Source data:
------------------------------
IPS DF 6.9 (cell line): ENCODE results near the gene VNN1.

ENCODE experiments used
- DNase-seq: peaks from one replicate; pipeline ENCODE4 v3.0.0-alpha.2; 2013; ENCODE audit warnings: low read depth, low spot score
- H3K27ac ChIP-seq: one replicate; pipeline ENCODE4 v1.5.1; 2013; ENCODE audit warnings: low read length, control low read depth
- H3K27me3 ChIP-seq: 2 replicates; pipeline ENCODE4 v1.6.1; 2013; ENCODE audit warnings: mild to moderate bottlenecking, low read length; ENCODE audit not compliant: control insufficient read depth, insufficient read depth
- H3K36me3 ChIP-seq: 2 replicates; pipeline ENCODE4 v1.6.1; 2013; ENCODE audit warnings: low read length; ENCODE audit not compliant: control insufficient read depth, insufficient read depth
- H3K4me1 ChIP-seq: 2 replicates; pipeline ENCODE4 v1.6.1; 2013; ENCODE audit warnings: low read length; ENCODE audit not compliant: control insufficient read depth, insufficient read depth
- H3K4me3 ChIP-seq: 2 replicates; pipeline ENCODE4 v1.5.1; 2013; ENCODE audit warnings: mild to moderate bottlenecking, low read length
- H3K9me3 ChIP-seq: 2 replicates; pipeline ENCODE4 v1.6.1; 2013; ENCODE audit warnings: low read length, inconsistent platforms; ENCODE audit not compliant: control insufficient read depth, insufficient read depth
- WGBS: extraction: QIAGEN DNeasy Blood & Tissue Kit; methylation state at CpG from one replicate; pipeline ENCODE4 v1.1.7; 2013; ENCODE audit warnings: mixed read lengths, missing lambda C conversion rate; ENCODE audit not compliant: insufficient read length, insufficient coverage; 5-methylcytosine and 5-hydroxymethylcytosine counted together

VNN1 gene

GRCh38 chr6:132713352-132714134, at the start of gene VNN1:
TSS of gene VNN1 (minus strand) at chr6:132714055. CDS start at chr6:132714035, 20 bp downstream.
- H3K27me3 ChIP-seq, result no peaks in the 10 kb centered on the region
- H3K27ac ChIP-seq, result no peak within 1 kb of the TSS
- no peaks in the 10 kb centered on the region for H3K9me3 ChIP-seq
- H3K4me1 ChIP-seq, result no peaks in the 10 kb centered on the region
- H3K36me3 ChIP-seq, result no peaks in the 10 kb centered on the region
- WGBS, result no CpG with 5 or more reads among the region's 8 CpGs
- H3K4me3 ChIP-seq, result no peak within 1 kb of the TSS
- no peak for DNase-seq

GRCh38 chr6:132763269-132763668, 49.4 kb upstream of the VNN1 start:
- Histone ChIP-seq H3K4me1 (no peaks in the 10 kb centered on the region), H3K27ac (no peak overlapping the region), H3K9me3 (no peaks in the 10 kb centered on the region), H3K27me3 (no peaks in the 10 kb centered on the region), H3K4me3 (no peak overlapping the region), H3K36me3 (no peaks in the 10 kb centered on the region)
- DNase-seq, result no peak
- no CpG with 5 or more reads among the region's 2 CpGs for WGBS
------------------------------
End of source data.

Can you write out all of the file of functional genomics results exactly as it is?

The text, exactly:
IPS DF 6.9 (cell line): ENCODE results near the gene VNN1.

ENCODE experiments used
- DNase-seq: peaks from one replicate; pipeline ENCODE4 v3.0.0-alpha.2; 2013; ENCODE audit warnings: low read depth, low spot score
- H3K27ac ChIP-seq: one replicate; pipeline ENCODE4 v1.5.1; 2013; ENCODE audit warnings: low read length, control low read depth
- H3K27me3 ChIP-seq: 2 replicates; pipeline ENCODE4 v1.6.1; 2013; ENCODE audit warnings: mild to moderate bottlenecking, low read length; ENCODE audit not compliant: control insufficient read depth, insufficient read depth
- H3K36me3 ChIP-seq: 2 replicates; pipeline ENCODE4 v1.6.1; 2013; ENCODE audit warnings: low read length; ENCODE audit not compliant: control insufficient read depth, insufficient read depth
- H3K4me1 ChIP-seq: 2 replicates; pipeline ENCODE4 v1.6.1; 2013; ENCODE audit warnings: low read length; ENCODE audit not compliant: control insufficient read depth, insufficient read depth
- H3K4me3 ChIP-seq: 2 replicates; pipeline ENCODE4 v1.5.1; 2013; ENCODE audit warnings: mild to moderate bottlenecking, low read length
- H3K9me3 ChIP-seq: 2 replicates; pipeline ENCODE4 v1.6.1; 2013; ENCODE audit warnings: low read length, inconsistent platforms; ENCODE audit not compliant: control insufficient read depth, insufficient read depth
- WGBS: extraction: QIAGEN DNeasy Blood & Tissue Kit; methylation state at CpG from one replicate; pipeline ENCODE4 v1.1.7; 2013; ENCODE audit warnings: mixed read lengths, missing lambda C conversion rate; ENCODE audit not compliant: insufficient read length, insufficient coverage; 5-methylcytosine and 5-hydroxymethylcytosine counted together

VNN1 gene

GRCh38 chr6:132713352-132714134, at the start of gene VNN1:
TSS of gene VNN1 (minus strand) at chr6:132714055. CDS start at chr6:132714035, 20 bp downstream.
- H3K27me3 ChIP-seq, result no peaks in the 10 kb centered on the region
- H3K27ac ChIP-seq, result no peak within 1 kb of the TSS
- no peaks in the 10 kb centered on the region for H3K9me3 ChIP-seq
- H3K4me1 ChIP-seq, result no peaks in the 10 kb centered on the region
- H3K36me3 ChIP-seq, result no peaks in the 10 kb centered on the region
- WGBS, result no CpG with 5 or more reads among the region's 8 CpGs
- H3K4me3 ChIP-seq, result no peak within 1 kb of the TSS
- no peak for DNase-seq

GRCh38 chr6:132763269-132763668, 49.4 kb upstream of the VNN1 start:
- Histone ChIP-seq H3K4me1 (no peaks in the 10 kb centered on the region), H3K27ac (no peak overlapping the region), H3K9me3 (no peaks in the 10 kb centered on the region), H3K27me3 (no peaks in the 10 kb centered on the region), H3K4me3 (no peak overlapping the region), H3K36me3 (no peaks in the 10 kb centered on the region)
- DNase-seq, result no peak
- no CpG with 5 or more reads among the region's 2 CpGs for WGBS